South Africa Cape Coloured

  • 133 members

About us

Welcome to the Cape Coloured DNA Ancestry Project.

On the southern tip of Africa lies a community that for over 350 years has been struggling with identity. A community mostly birthed out of slavery, whose labor built one of the richest African nations, and whose history has been overlooked for centuries in South Africa. Like other slave colonies around the world very few records exist of ancestors. In addition, the separation of many families during Apartheid added to their inability to connect the 'ancestral' dots (so to speak). As a result so few today can trace their ancestry beyond their grandparents. Thus the creation of this project.

With new technology millions of people around the world are discovering their ancestry through the use of DNA testing. A break through in genealogy for those who can not find a paper trail of records or whose family simply does not want to discuss their ancestry. DNA testing is a first step towards linking one to other distant relatives and revealing an ancestral heritage that for too long has been lost.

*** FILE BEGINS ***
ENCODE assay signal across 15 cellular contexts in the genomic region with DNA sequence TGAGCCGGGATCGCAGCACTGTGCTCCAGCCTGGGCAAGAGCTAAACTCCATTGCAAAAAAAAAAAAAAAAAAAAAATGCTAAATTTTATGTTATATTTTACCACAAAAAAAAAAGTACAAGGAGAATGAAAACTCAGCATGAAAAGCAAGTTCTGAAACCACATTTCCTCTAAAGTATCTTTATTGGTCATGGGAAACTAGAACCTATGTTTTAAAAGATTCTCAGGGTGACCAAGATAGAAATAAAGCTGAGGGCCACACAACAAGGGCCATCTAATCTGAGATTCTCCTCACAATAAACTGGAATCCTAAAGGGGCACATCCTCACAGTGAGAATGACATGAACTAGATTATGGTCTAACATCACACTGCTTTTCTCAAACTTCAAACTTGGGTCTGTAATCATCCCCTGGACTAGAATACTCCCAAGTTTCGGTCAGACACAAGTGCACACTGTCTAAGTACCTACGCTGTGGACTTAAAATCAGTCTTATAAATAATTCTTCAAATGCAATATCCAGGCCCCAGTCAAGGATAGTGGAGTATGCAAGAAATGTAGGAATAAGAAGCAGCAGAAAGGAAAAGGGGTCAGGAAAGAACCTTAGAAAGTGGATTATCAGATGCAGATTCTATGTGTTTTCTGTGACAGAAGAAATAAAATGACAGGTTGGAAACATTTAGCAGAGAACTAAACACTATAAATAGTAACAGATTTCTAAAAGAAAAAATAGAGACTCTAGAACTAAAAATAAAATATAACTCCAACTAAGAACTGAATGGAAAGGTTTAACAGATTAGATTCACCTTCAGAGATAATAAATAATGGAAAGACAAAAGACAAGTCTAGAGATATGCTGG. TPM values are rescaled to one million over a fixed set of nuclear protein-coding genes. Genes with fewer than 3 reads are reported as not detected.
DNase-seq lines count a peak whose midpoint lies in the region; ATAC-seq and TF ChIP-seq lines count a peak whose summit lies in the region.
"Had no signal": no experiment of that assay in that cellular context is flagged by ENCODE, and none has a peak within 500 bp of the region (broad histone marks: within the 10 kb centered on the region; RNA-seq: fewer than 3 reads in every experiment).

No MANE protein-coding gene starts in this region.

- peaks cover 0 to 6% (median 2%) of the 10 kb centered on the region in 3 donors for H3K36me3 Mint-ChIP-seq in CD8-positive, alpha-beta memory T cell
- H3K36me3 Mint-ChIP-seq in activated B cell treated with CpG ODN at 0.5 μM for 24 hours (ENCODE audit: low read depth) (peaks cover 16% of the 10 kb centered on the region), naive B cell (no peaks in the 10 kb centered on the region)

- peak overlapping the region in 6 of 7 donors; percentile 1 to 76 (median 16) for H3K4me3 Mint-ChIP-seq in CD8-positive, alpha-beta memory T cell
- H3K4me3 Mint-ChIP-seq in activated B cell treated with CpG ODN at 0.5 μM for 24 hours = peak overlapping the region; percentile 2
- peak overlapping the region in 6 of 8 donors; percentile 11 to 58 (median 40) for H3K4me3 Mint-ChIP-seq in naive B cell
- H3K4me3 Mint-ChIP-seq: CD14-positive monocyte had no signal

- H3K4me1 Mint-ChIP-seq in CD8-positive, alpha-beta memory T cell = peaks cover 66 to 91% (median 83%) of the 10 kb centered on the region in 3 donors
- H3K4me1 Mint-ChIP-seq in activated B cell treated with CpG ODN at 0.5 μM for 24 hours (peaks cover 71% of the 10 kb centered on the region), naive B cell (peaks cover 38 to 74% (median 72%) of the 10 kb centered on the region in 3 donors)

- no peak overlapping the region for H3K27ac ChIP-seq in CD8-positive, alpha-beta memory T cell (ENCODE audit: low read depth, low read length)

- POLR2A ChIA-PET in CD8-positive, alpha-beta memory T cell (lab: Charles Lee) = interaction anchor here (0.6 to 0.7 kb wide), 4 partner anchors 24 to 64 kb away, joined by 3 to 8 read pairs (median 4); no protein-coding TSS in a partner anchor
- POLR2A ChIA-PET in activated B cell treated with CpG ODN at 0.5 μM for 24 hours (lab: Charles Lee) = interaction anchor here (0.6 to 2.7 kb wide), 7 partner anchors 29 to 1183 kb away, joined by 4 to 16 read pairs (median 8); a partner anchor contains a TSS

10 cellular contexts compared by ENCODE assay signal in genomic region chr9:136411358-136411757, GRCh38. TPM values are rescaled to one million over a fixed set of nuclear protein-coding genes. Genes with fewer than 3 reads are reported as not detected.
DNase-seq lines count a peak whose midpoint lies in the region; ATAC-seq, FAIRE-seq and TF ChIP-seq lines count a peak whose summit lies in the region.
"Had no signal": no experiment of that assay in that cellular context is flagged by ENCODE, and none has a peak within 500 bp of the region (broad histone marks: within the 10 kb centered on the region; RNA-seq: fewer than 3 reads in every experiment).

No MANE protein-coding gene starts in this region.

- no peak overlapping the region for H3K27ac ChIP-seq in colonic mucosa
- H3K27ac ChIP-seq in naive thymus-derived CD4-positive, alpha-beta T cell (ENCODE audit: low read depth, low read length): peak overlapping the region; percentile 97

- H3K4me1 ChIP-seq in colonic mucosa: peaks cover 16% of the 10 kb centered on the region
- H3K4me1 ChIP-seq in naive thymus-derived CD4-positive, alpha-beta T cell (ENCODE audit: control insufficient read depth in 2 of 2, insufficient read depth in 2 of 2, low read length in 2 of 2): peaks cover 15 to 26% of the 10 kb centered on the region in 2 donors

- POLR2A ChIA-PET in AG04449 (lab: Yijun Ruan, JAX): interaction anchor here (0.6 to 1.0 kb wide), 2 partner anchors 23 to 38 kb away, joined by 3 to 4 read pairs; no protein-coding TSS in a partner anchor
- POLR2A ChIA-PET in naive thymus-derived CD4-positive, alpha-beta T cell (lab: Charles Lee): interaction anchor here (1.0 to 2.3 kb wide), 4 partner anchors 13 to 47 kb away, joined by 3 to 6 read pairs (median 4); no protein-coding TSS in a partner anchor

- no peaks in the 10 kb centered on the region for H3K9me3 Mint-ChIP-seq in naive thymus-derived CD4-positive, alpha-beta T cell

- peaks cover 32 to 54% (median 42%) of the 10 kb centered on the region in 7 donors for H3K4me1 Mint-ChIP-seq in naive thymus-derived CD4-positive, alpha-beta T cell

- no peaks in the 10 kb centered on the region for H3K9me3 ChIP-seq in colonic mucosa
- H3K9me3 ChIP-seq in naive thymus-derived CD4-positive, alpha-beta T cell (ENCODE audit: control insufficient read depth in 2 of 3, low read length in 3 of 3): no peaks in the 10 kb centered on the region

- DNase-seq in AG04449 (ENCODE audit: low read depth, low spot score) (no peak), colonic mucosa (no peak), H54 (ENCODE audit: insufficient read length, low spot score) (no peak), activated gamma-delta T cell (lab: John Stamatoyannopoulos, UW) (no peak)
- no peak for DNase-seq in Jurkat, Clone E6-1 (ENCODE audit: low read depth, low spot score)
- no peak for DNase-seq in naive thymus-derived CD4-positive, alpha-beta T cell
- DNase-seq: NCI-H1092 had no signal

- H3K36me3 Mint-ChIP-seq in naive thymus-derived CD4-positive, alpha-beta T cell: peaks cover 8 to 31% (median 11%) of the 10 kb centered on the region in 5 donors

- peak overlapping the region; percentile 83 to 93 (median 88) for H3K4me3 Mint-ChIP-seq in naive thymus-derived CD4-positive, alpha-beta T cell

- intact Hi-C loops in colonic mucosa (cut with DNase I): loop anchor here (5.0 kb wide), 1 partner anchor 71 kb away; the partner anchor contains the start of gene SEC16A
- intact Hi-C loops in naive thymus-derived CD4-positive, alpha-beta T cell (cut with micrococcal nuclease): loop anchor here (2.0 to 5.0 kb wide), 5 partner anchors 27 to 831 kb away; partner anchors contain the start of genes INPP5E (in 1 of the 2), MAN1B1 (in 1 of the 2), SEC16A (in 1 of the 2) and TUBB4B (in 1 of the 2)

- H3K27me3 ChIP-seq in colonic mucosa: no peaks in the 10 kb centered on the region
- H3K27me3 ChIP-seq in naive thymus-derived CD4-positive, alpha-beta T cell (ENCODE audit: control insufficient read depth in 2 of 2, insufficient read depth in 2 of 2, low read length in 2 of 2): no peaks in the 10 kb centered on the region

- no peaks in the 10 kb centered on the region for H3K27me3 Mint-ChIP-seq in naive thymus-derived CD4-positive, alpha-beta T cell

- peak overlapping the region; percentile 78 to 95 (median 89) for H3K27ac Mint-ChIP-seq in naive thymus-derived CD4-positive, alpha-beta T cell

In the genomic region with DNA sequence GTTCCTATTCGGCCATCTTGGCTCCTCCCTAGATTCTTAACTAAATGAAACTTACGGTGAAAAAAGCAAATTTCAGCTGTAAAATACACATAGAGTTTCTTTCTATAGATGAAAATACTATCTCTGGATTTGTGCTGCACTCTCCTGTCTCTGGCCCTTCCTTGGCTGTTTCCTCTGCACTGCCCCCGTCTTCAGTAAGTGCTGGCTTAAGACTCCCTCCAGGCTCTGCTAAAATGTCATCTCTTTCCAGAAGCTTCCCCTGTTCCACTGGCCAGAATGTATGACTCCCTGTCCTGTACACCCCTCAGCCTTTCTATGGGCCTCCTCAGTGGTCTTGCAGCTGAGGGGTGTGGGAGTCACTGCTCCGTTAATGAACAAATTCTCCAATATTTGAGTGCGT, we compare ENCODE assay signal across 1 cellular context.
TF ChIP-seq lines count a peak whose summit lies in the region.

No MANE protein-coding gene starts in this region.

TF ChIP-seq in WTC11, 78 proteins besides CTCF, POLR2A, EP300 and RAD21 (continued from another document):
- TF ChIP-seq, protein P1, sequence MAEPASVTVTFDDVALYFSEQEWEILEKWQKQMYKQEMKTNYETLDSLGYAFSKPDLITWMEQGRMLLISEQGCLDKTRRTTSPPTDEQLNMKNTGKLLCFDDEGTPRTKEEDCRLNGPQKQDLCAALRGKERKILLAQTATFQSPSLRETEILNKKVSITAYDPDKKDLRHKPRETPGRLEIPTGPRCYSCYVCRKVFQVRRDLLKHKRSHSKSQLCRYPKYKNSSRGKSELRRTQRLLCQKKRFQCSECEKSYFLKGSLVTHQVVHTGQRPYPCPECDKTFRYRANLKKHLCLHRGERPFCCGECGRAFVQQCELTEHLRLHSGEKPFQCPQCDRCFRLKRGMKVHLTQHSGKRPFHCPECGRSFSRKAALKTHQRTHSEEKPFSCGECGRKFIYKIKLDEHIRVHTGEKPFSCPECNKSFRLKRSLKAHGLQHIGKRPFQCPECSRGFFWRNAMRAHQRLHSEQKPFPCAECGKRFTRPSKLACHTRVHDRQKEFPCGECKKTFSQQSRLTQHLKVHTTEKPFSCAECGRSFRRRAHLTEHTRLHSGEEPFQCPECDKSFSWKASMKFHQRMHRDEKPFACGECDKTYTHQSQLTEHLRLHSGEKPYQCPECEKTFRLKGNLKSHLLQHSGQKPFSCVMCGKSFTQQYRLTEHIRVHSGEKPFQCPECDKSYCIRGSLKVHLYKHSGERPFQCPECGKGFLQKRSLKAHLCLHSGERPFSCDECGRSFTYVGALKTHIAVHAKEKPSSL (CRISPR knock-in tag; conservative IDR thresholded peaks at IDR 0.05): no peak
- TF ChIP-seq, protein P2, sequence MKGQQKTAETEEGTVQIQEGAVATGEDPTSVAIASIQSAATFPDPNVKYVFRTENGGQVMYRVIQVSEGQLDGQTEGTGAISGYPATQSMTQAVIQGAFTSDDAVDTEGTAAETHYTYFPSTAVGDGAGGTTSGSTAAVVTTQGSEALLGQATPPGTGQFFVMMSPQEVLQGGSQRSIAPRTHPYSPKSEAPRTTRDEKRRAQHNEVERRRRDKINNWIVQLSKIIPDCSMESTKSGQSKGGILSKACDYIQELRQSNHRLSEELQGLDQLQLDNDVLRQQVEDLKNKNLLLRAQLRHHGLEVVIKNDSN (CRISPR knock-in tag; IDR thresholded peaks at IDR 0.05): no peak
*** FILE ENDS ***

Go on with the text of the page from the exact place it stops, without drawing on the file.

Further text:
Our experts are available to guide you through this journey of revelation and help you put the pieces of your ancestral puzzle together.

Background: This project started in October 2007 during the pre-production of the documentary film 'I'm Not Black, I'm Coloured - Identity Crisis at the Cape of Good Hope', an historical documentary film about the Cape Coloured community of South Africa. Executive Producer Kiersten Dunbar Chace (whose sister is a Genetic Genealogist) consulted all of the cast members, which included community leaders, pastors, college students, social workers, teachers etc... and asked them whether or not a DNA ancestry project like this, would be of value to them personally and of value to their community. And each one answered with a resounding yes. With these affirmations and support from ftDNA a series of events took place that has birthed this unique project.

This project uses the standards of the European Union’s General Data Protection Regulation 2017, the most recent editions of FTDNA’s Terms, the Genetic Genealogy Standards, and ISOGG’s guidance for Project Administrators.